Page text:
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Four Myths About Bid Bonds And The Truth Behind Them

A bid bond is a surety bond that you may be required to obtain before bidding on certain projects. If you've never bid on a project that required a bid bond, you may be wondering how they work. While talking to friends or other contractors, you may have heard some myths about these bonds. Here's a look at some bid bond myths and the truths behind them.

1. Myth: Bid bonds only protect the project owner.

Like many myths, this one is party based on reality. Bid bonds do protect the project owner. If the project owner selects a contractor for the job but the contractor is not able to do the work, the bid bond covers the project owner's losses. In most cases, the bond covers the difference between the lowest bid and the next bid, but some bonds may be structured differently. For instance, the bond may be used to cover delays related to finding a new contractor.

However, bid bonds also help the contractor. In short, a bid bond acts as reassurance to the property owner that anyone who bids can handle the job. As a result, the project manager can look at each of the bids individually, and he or she can't automatically screen out contractors that he or she doesn't know. Basically, bid bonds help create parity in the process. These bonds also prevent unscrupulous contractors from submitting fraudulent bids, which reduces the amount of potential candidates in the field, hopefully drawing more attention to your bid.

2. Myth: Bid bonds are expensive.

The cost of a bid bond varies based on the size and scope of the bid. Project managers may require bid bonds for a certain dollar amount or for a certain percentage of each bid. However, you don't pay that amount upfront. Rather, you pay the premium, and this amount can also vary.

In some case, the insurers may set the premium based on your perceived ability to take up the contract. For instance, if a bond issuer knows that you don't have the staff or equipment to take advantage of the bid, it may assess high rates on your bond. However, in light of the benefits they provide, bid bonds are not particularly expensive.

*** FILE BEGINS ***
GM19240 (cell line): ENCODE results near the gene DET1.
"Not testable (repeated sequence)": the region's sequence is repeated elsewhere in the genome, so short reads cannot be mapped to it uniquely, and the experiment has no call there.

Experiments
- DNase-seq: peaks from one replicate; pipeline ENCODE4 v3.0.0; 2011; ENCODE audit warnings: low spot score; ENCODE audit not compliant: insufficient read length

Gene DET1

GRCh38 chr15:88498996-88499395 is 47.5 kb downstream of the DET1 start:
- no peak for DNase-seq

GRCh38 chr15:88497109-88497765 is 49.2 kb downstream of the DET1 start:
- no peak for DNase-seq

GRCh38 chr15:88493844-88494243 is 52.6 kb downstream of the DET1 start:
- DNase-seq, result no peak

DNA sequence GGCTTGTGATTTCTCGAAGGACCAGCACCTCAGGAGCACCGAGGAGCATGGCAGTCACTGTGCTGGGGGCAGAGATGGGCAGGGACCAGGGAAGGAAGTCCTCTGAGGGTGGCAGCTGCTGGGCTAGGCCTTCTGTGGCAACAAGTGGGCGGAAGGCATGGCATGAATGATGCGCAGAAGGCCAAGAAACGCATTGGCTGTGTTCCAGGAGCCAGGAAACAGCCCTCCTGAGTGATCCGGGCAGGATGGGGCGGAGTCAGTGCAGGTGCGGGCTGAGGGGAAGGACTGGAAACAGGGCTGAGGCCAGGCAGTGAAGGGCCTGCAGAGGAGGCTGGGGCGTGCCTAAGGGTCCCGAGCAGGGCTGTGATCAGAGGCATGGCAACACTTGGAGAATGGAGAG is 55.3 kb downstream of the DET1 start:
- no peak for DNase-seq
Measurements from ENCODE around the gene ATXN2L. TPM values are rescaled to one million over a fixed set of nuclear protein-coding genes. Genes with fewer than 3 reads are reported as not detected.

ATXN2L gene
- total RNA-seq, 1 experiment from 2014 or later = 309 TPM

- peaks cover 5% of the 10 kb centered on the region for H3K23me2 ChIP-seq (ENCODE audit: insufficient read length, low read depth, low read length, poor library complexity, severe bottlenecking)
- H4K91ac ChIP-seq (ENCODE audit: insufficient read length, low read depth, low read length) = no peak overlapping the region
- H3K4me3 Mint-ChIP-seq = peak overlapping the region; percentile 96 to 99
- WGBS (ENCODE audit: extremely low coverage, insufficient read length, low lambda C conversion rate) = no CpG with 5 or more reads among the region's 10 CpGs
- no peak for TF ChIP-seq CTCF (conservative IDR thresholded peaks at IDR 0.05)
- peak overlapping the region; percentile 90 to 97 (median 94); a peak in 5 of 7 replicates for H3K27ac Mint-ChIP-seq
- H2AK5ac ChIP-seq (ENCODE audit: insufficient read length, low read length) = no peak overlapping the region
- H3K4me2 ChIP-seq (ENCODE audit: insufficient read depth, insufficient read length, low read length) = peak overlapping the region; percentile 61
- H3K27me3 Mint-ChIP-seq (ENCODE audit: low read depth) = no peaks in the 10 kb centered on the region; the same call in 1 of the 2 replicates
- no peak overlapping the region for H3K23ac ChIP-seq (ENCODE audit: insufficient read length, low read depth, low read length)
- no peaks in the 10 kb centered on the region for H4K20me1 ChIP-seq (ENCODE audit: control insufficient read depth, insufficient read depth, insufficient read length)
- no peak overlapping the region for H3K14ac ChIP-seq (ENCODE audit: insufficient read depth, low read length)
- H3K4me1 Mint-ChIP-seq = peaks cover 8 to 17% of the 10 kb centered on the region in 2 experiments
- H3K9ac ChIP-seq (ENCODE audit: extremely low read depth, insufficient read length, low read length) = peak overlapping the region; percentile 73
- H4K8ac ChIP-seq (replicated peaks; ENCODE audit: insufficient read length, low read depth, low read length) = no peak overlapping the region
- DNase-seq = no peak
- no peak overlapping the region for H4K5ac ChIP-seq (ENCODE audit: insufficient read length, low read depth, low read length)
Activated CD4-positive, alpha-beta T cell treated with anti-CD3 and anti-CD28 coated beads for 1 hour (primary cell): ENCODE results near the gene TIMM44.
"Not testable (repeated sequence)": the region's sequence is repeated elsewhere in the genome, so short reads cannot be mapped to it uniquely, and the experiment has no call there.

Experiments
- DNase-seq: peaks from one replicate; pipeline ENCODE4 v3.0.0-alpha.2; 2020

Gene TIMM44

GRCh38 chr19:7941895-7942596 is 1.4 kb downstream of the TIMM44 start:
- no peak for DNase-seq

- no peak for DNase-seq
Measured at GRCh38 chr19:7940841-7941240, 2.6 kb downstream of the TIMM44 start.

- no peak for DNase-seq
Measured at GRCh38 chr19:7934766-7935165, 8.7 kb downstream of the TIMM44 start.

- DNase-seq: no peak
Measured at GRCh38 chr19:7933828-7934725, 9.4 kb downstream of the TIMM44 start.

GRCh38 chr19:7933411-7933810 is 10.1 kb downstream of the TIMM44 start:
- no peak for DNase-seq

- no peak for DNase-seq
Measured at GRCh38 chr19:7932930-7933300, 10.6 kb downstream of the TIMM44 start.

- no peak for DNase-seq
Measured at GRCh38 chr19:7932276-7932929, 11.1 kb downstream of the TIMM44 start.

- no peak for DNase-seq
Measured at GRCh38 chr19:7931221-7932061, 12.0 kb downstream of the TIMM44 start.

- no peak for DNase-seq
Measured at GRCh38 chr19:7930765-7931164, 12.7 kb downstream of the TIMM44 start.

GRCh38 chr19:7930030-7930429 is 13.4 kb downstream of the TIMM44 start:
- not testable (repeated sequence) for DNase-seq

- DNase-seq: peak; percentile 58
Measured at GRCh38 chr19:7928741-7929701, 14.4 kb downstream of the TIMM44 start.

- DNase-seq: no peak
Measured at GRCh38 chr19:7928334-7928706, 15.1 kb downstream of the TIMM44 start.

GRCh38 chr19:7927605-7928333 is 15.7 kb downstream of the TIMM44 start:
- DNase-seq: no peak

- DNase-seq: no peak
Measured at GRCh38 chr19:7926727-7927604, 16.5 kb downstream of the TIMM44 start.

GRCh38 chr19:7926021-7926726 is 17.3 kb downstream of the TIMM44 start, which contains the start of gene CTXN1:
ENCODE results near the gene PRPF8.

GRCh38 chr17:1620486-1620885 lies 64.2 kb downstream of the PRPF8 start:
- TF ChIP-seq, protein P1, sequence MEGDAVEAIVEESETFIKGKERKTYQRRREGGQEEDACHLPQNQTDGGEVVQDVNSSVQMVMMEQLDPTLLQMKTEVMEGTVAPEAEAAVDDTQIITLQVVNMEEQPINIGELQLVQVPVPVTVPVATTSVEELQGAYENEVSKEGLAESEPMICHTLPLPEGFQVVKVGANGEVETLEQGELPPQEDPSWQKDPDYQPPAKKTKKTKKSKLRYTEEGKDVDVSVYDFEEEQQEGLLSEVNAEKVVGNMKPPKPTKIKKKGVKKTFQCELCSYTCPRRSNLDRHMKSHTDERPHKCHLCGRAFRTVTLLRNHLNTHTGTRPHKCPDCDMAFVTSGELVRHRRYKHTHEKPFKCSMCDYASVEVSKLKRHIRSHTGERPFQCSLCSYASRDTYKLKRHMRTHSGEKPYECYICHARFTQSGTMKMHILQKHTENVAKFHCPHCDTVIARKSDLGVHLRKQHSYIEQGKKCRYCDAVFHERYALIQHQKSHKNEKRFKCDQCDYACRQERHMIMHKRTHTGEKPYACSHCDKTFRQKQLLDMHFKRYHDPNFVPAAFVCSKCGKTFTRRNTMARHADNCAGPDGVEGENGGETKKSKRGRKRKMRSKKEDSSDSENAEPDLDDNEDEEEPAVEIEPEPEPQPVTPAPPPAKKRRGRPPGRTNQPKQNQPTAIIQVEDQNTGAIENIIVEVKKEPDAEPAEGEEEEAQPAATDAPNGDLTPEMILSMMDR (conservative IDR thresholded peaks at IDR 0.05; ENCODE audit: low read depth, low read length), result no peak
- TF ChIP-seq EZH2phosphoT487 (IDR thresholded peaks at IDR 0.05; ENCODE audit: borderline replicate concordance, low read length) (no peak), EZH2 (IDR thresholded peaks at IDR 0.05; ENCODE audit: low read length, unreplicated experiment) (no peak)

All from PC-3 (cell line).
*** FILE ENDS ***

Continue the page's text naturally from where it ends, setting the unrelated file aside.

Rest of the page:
3. Myth: The issuer pays defaulted bonds.

Bid bonds, like most surety bonds for contractors, are initially paid by the bond issuer. However, the contractor is then held responsible for the payment. To explain the process, imagine you put in a bid and were chosen for a job. However, due to unforeseen circumstances, you couldn't take the job. The project manager puts a claim on your bid bond, and the bond issuer pays the claim. At that point, the bond issuer than demands the funds from you.

4. Myth: You can only get bid bonds from surety companies.

Some project managers may only accept bid bonds from surety companies, and these project managers may also require you to obtain other contractor bonds throughout the project. However, some projects, such as federal projects, allow you to put up individual sureties. This is when you use personal assets in place of a bond, but those assets fill the same purpose as a bid bond. Essentially, if you get the bid but don't do the work, you forfeit some of your assets to the project manager. There are usually strict rules on which types of assets you are allowed to use as an individual surety, but in most cases, the assets need to be relatively liquid. In that vein, for instance, stocks trump jewelry.

To learn more about bid bonds and other types of contractor bonds, contact a surety company today.